Senators To Announce Compromise on Bill To Improve Access to Generic Drugs
A bipartisan group of lawmakers, including Sens. Charles Schumer (D-N.Y.), Judd Gregg (R-N.H.), John McCain (R-Ariz.) and Edward Kennedy (D-Mass.), today are expected to announce compromise legislation designed to allow lower-cost generic drugs to more quickly reach the market, CongressDaily/AM reports (Rovner, CongressDaily/AM, 6/5). The compromise legislation would close a loophole that allows brand-name drug makers to delay generic versions of their drugs for 30 months each time the brand-name companies sue for patent infringement, Long Island Newsday reports. Instead, under the anticipated compromise, brand-name companies could only delay marketing for one 30-month stay in such cases (Povich, Long Island Newsday, 6/5). In addition, the compromise removes a controversial provision that was included in a bill (SB 812) that passed 78-21 in the Senate last year (McGinley, Wall Street Journal, 6/5). Last year's bill -- sponsored by Schumer and McCain -- would have allowed generic drug companies to legally challenge frivolous patents, including changes in a treatment's color or physical design, intended only to block competitors' products (California Healthline, 8/1/02). Opponents of that version said the right-to-sue provision would lead to additional lawsuits; the bill failed to pass the House. The compromise measure would allow generic companies to try to remove "inappropriate patents" by filing a counterclaim against a brand-name drug company, according to the Journal. The counterclaim could be filed after a brand-name drug maker sued a generic drug company for patent infringement.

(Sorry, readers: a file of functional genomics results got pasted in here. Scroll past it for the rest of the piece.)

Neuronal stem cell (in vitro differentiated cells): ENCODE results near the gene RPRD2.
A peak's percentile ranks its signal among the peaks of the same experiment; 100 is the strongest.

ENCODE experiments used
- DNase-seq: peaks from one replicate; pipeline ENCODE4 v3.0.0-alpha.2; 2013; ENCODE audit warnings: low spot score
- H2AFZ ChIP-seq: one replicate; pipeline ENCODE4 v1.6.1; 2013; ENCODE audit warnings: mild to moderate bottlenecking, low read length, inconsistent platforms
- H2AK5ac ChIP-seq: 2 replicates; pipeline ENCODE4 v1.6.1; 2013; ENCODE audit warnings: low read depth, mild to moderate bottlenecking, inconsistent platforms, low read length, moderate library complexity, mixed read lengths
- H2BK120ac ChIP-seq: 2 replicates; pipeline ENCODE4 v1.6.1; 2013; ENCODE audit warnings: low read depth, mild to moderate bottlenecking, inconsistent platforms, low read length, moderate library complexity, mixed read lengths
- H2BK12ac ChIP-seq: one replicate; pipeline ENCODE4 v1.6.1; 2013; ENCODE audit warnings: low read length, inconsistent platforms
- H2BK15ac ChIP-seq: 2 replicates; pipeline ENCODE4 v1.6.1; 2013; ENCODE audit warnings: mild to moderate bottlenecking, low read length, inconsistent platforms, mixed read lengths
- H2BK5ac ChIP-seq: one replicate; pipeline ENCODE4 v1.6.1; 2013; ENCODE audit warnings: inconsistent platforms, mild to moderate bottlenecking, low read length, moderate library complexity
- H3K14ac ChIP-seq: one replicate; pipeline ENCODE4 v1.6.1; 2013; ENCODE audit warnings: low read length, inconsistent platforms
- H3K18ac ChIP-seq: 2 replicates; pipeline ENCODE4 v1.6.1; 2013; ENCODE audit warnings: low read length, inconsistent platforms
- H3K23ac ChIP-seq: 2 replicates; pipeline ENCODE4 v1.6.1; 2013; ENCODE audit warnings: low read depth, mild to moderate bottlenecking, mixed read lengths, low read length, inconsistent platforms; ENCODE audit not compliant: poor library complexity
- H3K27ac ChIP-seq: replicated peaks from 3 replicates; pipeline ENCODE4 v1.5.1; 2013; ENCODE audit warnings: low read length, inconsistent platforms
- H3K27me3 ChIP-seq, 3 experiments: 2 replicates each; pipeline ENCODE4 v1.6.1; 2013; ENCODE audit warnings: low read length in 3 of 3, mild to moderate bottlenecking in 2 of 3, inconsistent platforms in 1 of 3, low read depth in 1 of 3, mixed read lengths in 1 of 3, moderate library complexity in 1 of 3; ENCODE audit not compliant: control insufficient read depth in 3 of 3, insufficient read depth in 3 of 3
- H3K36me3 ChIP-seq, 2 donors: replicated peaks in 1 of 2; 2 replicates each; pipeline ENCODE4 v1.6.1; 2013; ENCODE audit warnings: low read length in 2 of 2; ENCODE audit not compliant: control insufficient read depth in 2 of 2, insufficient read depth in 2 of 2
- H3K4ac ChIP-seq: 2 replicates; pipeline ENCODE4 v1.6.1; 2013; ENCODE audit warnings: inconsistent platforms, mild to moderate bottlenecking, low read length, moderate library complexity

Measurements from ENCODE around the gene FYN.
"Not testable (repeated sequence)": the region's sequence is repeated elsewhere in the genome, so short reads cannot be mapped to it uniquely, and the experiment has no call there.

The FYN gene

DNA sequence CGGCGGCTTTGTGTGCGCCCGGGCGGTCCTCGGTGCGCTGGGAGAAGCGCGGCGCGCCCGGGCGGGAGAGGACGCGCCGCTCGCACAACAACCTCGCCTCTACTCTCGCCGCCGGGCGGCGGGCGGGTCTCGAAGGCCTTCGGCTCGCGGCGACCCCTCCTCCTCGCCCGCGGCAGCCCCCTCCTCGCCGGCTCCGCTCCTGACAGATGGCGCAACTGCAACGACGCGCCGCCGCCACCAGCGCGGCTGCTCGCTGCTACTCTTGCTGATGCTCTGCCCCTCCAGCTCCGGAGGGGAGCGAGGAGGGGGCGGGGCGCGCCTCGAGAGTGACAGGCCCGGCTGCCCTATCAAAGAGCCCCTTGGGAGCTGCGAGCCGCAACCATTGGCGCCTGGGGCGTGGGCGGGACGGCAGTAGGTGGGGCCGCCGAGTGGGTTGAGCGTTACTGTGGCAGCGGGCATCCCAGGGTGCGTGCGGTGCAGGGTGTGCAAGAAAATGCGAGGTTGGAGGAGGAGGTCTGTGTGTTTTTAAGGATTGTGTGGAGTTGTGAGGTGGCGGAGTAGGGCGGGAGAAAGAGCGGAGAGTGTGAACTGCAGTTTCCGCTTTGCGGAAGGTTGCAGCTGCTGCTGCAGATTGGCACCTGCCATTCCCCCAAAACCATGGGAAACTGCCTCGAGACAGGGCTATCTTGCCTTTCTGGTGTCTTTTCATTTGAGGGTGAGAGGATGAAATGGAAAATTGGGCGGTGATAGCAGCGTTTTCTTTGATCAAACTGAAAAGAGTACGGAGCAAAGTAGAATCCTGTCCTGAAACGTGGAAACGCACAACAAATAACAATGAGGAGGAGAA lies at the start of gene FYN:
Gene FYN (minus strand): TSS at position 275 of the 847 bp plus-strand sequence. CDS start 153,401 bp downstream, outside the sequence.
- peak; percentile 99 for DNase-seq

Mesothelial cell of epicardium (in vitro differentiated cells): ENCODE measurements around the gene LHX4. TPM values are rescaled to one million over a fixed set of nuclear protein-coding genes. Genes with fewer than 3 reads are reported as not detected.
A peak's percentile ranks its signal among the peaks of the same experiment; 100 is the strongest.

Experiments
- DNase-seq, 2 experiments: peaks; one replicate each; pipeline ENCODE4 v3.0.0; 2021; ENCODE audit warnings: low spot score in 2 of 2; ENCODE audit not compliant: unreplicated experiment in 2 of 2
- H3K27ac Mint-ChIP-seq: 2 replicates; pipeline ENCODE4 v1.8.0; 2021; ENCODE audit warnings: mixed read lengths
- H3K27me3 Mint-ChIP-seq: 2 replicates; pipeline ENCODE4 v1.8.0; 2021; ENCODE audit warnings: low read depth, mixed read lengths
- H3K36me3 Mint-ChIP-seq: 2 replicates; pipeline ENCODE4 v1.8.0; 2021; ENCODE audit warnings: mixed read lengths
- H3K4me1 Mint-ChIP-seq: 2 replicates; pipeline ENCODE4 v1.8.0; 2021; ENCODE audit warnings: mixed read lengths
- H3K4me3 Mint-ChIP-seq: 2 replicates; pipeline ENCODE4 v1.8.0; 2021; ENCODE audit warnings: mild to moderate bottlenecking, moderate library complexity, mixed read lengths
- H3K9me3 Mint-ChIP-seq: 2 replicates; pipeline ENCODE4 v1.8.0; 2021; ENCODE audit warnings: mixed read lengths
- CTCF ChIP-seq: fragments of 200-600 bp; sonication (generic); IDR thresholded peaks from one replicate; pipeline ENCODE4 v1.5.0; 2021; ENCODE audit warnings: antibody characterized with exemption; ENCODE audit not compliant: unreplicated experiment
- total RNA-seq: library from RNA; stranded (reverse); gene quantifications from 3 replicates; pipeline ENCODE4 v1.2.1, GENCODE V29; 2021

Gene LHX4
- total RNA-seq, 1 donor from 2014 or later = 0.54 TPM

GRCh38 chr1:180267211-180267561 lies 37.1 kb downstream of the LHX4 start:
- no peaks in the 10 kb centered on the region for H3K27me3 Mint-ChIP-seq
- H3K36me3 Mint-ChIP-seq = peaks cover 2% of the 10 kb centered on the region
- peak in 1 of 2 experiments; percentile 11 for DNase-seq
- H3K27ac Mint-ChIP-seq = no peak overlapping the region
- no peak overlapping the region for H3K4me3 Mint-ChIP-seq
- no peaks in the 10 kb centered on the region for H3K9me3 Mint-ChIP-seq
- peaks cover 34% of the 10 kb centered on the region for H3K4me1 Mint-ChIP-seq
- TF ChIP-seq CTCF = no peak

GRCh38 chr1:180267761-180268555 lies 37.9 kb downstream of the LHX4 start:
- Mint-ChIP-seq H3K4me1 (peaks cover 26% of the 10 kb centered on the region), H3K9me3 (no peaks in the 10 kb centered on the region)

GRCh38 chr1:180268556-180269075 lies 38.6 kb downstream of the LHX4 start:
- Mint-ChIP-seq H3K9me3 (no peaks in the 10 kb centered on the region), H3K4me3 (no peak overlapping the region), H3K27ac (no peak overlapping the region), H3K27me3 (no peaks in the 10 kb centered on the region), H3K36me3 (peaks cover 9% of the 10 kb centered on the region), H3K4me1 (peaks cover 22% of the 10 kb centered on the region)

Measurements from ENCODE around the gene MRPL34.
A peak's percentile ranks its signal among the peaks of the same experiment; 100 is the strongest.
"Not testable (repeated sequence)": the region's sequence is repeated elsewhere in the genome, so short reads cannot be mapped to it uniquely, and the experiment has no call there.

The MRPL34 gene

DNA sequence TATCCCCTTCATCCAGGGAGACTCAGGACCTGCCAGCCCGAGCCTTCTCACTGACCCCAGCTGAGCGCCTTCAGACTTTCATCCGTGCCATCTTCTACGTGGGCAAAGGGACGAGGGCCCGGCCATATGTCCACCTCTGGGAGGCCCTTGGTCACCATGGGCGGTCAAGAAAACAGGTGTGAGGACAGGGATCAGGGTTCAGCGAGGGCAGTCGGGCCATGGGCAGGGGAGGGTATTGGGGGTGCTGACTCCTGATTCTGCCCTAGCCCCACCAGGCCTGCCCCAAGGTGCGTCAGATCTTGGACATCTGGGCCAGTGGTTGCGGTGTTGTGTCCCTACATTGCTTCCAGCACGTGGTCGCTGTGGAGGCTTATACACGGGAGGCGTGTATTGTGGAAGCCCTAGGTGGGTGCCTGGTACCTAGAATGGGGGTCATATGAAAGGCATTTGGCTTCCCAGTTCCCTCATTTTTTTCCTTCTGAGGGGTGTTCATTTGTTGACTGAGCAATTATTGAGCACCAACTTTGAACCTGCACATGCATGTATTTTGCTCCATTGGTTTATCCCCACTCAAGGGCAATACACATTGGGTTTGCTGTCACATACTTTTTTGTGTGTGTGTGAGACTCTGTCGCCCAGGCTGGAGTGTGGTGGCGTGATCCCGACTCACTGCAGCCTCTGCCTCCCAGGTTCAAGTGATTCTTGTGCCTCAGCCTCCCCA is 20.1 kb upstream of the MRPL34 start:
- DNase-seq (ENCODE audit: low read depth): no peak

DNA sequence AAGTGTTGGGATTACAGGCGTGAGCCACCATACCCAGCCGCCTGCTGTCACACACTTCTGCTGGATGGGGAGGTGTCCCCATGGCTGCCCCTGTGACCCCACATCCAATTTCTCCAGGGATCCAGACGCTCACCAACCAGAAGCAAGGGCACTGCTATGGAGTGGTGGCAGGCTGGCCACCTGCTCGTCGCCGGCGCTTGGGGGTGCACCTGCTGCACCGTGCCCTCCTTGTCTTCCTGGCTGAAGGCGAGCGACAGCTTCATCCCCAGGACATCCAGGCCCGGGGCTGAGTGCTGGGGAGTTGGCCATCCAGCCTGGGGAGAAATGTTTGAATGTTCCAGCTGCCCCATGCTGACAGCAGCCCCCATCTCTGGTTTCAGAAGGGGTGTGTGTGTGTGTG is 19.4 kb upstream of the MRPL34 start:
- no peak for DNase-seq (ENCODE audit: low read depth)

With the elimination of the right-to-sue provision, the legislation has gained the backing of Gregg, chair of the Senate Health, Education, Labor and Pensions Committee, who last year opposed the bill, the Journal reports. Gregg said his support could expedite the bill's chance for passing the Senate again this session as well as increase its viability in the House (Wall Street Journal, 6/5). The compromise bill could be passed on its own or included in larger Medicare reform legislation, according to Newsday (Long Island Newsday, 6/5). Gregg said he expects the HELP committee to approve the measure next Wednesday, the New York Times reports. Gregg stated that the new bill would provide "access to prescription drugs more quickly, at a lower cost, without a lot of litigation, and there will still be many incentives for pharmaceutical innovation." Schumer said the legislation would provide "relief from the high prices of prescription drugs" for all U.S. consumers. Bruce Lott, spokesperson for the Pharmaceutical Research and Manufacturers of America, said, "Current law works well, ... but we are reviewing" the bill. Kathleen Jaeger, president of the Generic Pharmaceutical Association, said her group welcomes the proposed measure. A Bush administration official said, "We are encouraged that bipartisan progress is being made" (Pear, New York Times, 6/5).This is part of the California Healthline Daily Edition, a summary of health policy coverage from major news organizations. Sign up for an email subscription.